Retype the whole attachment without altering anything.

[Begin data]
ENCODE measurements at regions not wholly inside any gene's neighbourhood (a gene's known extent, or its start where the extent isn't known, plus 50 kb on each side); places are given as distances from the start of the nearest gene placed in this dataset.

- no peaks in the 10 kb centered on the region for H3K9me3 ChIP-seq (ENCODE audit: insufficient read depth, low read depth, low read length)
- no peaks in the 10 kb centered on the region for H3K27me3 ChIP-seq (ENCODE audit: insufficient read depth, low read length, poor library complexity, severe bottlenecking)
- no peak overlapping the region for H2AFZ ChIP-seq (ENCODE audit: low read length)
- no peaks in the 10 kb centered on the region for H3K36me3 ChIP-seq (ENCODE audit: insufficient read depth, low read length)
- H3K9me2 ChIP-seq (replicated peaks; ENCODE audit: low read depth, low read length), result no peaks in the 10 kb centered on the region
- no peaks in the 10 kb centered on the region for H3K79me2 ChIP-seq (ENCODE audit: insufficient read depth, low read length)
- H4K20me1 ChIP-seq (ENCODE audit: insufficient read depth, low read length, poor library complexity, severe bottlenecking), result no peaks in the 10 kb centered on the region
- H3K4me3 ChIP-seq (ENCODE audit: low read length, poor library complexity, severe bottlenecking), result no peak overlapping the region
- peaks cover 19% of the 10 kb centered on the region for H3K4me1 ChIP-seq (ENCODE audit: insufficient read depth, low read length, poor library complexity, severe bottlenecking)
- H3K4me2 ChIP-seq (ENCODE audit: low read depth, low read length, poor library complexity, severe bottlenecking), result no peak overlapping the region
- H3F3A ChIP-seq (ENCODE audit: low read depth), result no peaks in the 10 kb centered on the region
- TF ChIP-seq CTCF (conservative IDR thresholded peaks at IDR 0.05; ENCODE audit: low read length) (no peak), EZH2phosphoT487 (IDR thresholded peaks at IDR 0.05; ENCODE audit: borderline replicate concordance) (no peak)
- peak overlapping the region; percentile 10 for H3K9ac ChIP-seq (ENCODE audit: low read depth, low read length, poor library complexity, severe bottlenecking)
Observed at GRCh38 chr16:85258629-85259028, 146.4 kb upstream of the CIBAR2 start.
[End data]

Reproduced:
ENCODE measurements at regions not wholly inside any gene's neighbourhood (a gene's known extent, or its start where the extent isn't known, plus 50 kb on each side); places are given as distances from the start of the nearest gene placed in this dataset.

- no peaks in the 10 kb centered on the region for H3K9me3 ChIP-seq (ENCODE audit: insufficient read depth, low read depth, low read length)
- no peaks in the 10 kb centered on the region for H3K27me3 ChIP-seq (ENCODE audit: insufficient read depth, low read length, poor library complexity, severe bottlenecking)
- no peak overlapping the region for H2AFZ ChIP-seq (ENCODE audit: low read length)
- no peaks in the 10 kb centered on the region for H3K36me3 ChIP-seq (ENCODE audit: insufficient read depth, low read length)
- H3K9me2 ChIP-seq (replicated peaks; ENCODE audit: low read depth, low read length), result no peaks in the 10 kb centered on the region
- no peaks in the 10 kb centered on the region for H3K79me2 ChIP-seq (ENCODE audit: insufficient read depth, low read length)
- H4K20me1 ChIP-seq (ENCODE audit: insufficient read depth, low read length, poor library complexity, severe bottlenecking), result no peaks in the 10 kb centered on the region
- H3K4me3 ChIP-seq (ENCODE audit: low read length, poor library complexity, severe bottlenecking), result no peak overlapping the region
- peaks cover 19% of the 10 kb centered on the region for H3K4me1 ChIP-seq (ENCODE audit: insufficient read depth, low read length, poor library complexity, severe bottlenecking)
- H3K4me2 ChIP-seq (ENCODE audit: low read depth, low read length, poor library complexity, severe bottlenecking), result no peak overlapping the region
- H3F3A ChIP-seq (ENCODE audit: low read depth), result no peaks in the 10 kb centered on the region
- TF ChIP-seq CTCF (conservative IDR thresholded peaks at IDR 0.05; ENCODE audit: low read length) (no peak), EZH2phosphoT487 (IDR thresholded peaks at IDR 0.05; ENCODE audit: borderline replicate concordance) (no peak)
- peak overlapping the region; percentile 10 for H3K9ac ChIP-seq (ENCODE audit: low read depth, low read length, poor library complexity, severe bottlenecking)
Observed at GRCh38 chr16:85258629-85259028, 146.4 kb upstream of the CIBAR2 start.